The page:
05-18-2019 Moving to Germany
Imagine my consternation when the company told us we’d live in a couple’s home for three months until our household shipment arrived. What? I had visions of us trying to communicate to the owners the toilet didn’t work or trying to prepare meals while being underfoot with complete strangers and an entire slew of other daily issues that could arise.
Despite those reservations, we boarded a plane at Washington Dulles Airport for the long trip overseas knowing we would not see our family for at least three years. Thankfully, we brought our VoIP phone system with us and use the internet for overseas telephone calls. But I digress.
My husband’s mentor greeted us at the airport. How he became a mentor to my husband when he had just arrived in Germany a few months before, I’ll never know. We dropped our luggage at our temporary residence not in Stuttgart proper. Instead, our mentor escorted us to a small village called Bonlanden in Filderstadt. The mentor told us we would have to “stay awake” until bedtime to reduce the effects of jet lag. Well, super. It had been an exhausting month, and I needed to sleep.
Since I had been in small villages before I wondered about the home we would live in for three months. Three months is a long, long time. But when we dropped off our bags, we were elated to find our housing was an attic apartment in the couple’s home with our own entrance, kitchen, and bath.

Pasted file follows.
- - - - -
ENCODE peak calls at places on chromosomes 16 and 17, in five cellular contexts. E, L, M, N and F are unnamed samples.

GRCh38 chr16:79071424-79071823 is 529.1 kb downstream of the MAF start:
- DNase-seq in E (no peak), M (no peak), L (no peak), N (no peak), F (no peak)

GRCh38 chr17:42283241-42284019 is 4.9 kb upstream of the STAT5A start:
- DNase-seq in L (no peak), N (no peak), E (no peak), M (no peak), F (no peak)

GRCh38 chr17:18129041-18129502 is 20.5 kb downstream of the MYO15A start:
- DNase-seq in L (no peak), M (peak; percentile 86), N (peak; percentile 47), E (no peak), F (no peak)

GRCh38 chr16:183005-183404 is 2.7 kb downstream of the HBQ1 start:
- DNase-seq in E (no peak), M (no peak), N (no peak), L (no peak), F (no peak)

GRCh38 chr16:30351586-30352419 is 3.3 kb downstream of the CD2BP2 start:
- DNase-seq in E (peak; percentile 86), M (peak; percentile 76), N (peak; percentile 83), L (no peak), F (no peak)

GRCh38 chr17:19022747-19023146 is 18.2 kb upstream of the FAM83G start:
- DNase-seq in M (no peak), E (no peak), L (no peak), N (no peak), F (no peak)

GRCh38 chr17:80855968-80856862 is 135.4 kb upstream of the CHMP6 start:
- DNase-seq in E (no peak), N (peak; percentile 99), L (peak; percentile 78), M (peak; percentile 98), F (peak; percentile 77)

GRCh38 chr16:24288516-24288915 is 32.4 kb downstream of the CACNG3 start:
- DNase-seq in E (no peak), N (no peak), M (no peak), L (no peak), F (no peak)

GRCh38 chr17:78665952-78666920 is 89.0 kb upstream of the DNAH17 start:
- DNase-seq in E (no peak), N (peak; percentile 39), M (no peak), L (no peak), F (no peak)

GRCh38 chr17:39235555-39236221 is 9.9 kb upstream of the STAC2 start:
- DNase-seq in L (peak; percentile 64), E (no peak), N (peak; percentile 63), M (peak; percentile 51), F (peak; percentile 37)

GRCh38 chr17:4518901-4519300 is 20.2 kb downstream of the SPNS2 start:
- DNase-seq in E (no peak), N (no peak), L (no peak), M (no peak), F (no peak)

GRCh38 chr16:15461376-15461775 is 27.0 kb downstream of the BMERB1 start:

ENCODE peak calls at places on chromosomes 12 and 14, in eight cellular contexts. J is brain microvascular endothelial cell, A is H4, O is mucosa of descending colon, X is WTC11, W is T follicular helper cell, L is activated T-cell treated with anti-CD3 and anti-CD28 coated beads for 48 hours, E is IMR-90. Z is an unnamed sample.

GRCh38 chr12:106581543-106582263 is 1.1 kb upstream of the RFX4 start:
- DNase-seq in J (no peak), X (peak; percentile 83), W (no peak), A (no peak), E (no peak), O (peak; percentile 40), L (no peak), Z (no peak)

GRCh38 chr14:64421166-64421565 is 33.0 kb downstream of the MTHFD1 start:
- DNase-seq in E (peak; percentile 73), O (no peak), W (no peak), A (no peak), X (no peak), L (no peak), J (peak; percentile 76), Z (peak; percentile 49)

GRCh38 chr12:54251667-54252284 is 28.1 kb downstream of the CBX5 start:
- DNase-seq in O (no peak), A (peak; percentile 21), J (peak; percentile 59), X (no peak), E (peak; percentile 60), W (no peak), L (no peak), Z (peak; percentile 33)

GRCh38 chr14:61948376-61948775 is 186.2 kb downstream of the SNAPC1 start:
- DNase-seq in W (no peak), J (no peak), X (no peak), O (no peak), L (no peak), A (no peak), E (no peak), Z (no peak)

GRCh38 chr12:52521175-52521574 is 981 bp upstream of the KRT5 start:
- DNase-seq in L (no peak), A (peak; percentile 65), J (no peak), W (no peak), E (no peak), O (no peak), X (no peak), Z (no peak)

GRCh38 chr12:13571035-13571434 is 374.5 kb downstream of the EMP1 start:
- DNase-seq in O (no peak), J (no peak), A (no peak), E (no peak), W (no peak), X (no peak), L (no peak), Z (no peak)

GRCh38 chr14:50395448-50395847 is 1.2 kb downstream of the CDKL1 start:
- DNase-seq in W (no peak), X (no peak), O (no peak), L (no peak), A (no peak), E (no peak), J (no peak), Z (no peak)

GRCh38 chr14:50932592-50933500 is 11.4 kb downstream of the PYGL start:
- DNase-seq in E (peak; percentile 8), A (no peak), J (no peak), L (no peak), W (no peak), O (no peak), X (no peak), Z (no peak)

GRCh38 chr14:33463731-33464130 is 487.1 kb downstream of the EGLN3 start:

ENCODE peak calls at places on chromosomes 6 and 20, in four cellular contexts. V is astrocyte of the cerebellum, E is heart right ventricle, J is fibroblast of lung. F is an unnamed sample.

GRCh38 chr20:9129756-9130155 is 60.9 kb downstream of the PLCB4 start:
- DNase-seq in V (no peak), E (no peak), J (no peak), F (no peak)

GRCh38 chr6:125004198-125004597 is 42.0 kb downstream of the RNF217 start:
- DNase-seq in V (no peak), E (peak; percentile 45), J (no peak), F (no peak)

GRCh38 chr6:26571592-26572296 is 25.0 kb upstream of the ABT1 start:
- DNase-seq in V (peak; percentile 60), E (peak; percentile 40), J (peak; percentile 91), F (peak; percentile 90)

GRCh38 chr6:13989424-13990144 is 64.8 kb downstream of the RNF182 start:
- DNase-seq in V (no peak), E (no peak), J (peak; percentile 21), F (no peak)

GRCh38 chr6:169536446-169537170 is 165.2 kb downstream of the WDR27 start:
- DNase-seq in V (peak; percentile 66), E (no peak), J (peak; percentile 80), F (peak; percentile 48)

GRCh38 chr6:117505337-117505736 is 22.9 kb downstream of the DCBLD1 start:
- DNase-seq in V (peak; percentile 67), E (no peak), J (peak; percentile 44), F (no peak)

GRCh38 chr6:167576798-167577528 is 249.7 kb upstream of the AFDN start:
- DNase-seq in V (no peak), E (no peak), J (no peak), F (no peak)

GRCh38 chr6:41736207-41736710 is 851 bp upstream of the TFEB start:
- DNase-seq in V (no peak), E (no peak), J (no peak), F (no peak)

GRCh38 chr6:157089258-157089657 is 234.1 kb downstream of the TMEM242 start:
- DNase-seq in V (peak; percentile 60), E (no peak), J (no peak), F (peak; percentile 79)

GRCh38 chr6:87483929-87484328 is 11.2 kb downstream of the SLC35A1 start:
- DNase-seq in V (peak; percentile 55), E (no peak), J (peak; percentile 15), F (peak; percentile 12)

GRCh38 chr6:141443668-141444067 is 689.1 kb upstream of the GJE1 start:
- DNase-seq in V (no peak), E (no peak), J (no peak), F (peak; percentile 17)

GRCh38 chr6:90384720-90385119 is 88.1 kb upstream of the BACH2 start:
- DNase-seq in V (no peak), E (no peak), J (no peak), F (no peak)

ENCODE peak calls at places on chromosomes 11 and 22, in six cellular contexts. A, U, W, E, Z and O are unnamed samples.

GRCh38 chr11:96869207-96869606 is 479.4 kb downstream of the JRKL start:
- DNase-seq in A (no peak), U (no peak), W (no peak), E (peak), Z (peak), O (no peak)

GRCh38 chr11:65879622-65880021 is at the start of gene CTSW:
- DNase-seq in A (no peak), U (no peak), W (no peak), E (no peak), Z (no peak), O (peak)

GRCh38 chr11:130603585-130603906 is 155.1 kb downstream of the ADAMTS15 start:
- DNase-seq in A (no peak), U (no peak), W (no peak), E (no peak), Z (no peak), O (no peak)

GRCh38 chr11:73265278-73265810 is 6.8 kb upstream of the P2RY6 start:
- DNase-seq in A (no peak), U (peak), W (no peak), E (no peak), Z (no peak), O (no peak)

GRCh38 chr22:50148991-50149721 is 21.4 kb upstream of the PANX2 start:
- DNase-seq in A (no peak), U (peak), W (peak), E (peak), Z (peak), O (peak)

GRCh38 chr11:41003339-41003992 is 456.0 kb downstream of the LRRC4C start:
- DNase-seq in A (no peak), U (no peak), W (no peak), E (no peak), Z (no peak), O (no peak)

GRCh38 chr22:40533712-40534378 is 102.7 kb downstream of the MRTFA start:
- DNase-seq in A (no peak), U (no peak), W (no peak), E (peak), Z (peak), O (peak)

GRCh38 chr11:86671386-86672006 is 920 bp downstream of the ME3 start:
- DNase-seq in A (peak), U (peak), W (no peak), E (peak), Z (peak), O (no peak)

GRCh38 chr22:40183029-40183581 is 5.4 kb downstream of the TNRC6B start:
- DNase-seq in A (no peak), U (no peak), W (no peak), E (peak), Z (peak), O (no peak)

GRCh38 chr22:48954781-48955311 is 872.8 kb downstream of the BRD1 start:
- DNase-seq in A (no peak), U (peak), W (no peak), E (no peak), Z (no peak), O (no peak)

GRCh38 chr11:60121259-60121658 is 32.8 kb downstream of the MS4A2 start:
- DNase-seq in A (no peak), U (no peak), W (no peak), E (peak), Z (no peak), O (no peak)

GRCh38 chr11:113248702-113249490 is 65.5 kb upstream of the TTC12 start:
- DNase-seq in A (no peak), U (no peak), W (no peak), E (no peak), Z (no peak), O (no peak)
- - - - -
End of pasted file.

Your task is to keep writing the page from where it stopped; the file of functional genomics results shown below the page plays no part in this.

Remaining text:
It was small. Tiny. But I was thankful we didn’t have to share a bathroom, kitchen and living spaces with them and the unit was relatively new so that was a bonus.
The other bonus was the owner’s wife spoke some English and would change our towels and bed linens every week. Maid service too? That was awesome.
My husband’s boss stopped by when we were unloading and wanted to know if the unit was acceptable to us. The bedroom and living room had a vaulted ceiling, but the boss’ concern was the twin beds. We both were fine with the sleeping arrangements. The headboards were at the lowest end of the vaulted ceiling. We couldn’t even stand up straight at the head of the bed and we are short people. No matter, though, we’d make do for three months. After all, we were living in Germany. A place neither of us had been before and it was an adventure in the making.
And while the living room only had a day bed with a few hard chairs–no comfy sofa for us – but the bathroom more than made up for it.
The kitchen was adequate, and we even had a little balcony overlooking their cute garden. We knew God took care of us with our housing needs. Has God ever met your housing needs in a great way?
Moving to a Foreign Country?
Over the years, my husband and I have traveled all over the world. Moving to Germany proved to be the most arduous moves of all time. We had moved several times in the nine years we lived in California including a cross-country move from Ohio to California.
I thought I knew all there was to know about moving but this time, there would be an international mover and a language barrier. Speaking fluent Italian would not help in Germany, or so I thought. But I digress.